If you pay a visit to your local auto parts store you will discover a wall full of car care and detailing products. It's no different on the web. Most retailers of car detailing supplies have so many cleaners, polishes and waxes that it's nearly impossible to tell the difference between even the most basic items. So how do you know what works and what doesn't? More importantly, can the wrong products damage your car?
Practically speaking, there are only a few categories of detailing products. For ease of discussion you can break it down into cleaners, polishes and protectants. A few products have more than one purpose. Chemicals that clean and protect in a single step are a good example.
A car wash is a gentle soap that's designed to clean the exterior of your car without removing wax protection. A soap is not the same as a detergent. A detergent will remove wax protection with a single use. That's why you should not use a household cleaner like Dawn dish washing liquid, unless you're planning to wax your car.
I recommend selecting a car wash soap based on what works best for you. You may need to try a few because they all react a bit differently to water quality conditions. That said, all of the major brand names are pretty close in quality. I like Meguiar's Gold Class. Mothers California Gold is another popular brand.
Tire and Wheel Cleaners
A tire cleaner is a detergent that has enough cleaning power to cut through old tire dressing and the road grunge film that builds up on tires and turns them brown. Be careful. If you find a product that contains petrochemicals or bleach, stay clear. These chemicals will really do a number on fine alloy wheels and they cause tires to age prematurely.
To properly clean your wheels, look for an all-purpose cleaner or an all-purpose wheel cleaner. Don't use an acid based cleaner unless you have chrome wheels. If you don't use a cleaner containing acid correctly it will permanently damage your wheels.
Engine and Undercarriage Cleaners
Most people don't clean their engines, but it's a great habit to get into because it helps reduce corrosion. Once a year of so is perfect. It takes strong chemicals to remove dirt, grease, oils and grime. The best cleaner for this job was d-limonene, but it is an environmental hazard, so it's banned in many areas. I suggest a detergent cleaner, not petroleum, such as Meguiar's new engine cleaner. They really did a good job formulating it for new engines with plastic covers and other composite components.
Leather and Vinyl Cleaner
Leather and vinyl are common throughout car interiors. Both materials are very durable, but the sun, dirt and oils from our bodies can cause rapid deterioration. Skin oils cause vinyl and leather to age and discolor, so frequent light cleaning is necessary to avoid issues. It's difficult to tell where real leather ends and plastic or vinyl begins theses days, so I recommend using a product designed for both. Lexol is the recognized leader.
Upholstery and Carpet Cleaners
For your carpet and fabric finishes, including carpeted floor mats, you can choose sprays or foams. There's no easy answer here because there are advantages and disadvantages to each. Foams have the ability to push dirt to the surface where it can be vacuumed away. They also put less liquid into the fibers so the carpet or fabric dries faster. Conversely, liquid cleaners thoroughly wetting the fabric and carpet fibers for deep cleaning. I prefer liquid cleaners.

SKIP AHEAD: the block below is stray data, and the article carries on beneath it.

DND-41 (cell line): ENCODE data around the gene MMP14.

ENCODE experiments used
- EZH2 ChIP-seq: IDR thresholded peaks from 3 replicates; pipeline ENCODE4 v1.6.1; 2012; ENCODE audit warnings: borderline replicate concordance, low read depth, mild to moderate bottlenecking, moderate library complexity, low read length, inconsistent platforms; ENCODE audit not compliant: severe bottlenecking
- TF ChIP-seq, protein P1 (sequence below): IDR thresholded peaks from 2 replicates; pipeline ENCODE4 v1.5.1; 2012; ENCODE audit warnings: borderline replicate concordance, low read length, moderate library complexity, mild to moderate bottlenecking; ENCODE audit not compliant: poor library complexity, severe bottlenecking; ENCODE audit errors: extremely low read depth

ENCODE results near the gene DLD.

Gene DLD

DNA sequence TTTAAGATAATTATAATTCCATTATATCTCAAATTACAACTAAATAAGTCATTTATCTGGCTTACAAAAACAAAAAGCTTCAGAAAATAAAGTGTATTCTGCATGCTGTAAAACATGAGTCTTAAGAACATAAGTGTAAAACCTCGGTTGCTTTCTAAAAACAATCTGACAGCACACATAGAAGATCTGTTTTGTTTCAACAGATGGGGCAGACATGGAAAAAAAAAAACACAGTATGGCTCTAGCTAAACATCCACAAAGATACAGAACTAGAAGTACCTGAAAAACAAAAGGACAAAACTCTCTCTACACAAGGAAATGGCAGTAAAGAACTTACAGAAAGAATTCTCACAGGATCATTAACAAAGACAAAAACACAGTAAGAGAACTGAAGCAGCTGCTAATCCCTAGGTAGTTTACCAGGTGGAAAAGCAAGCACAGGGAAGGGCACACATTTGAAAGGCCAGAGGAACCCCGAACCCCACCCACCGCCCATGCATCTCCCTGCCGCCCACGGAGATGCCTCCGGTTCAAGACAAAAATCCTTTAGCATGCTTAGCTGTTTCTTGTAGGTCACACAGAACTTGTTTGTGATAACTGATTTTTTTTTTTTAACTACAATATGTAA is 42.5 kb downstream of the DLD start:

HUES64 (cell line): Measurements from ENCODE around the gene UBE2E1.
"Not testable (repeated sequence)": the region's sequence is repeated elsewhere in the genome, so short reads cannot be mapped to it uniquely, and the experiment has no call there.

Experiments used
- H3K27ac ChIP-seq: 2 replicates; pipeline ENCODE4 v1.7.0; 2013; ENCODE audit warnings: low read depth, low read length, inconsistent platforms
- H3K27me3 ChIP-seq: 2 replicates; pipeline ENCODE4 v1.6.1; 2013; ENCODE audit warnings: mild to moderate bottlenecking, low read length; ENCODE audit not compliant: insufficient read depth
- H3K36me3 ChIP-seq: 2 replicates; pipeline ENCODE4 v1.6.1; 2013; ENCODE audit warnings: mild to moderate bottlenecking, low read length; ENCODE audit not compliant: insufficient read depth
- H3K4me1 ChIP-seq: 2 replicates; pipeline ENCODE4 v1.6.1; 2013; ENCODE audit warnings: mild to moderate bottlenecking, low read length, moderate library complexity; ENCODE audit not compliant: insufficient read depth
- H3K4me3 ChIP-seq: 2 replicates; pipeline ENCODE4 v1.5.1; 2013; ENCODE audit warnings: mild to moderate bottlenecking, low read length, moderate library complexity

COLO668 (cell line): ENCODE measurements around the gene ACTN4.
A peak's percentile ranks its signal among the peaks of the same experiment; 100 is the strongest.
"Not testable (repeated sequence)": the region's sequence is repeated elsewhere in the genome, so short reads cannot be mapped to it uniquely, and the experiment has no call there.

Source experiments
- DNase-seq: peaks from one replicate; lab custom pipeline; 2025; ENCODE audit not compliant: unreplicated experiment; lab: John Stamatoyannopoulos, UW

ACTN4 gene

Glass and Plastic Cleaners
Ammonia-based glass cleaners should not be used on your vehicle. It's harsh on interior car surfaces and it's a health risk when used in confined spaces. A better solution is a damp microfiber towel. They clean glass without using chemical cleaners. You can clean clear plastic surfaces, including window tint film, with a glass cleaner as long as it does not contain ammonia or alcohol. These chemicals will ruin clear plastic. A better solution is to use a plastic cleaner, such as Plexus.
Paint polish, not car wax, is what gives paint its high gloss shine. Choose a car polish that matches the needs of your car's paint finish. New cars need a fine polish that cleans more than polishes. This type of polish is typically called a pre-wax cleaner. If you have swirl marks, fine scratches or water spots, choose a polish that specifically addresses these problems, but don't use heavy rubbing compounds.
About ten years ago a new product came onto the market for general use that cleans better than car polish. It's called detailing clay, and it works like an erasure. Using a spray lubricant to prevent sticking, you simply rub the clay bar over the paint finish to make it clean and slick again. All of the bonded contamination transfers directly to the clay.
The final step is waxing. These days, "car wax" refers to any coating you apply to protect the paint. Synthetic waxes are also called paint sealants. Be leery of false claims on paint sealants. Too many products claim to last a year or more, and it's simply not true. Regardless of any claim, your vehicle needs regular cleaning and waxing to prevent surface oxidation. Waxing three to four times a year is optimal.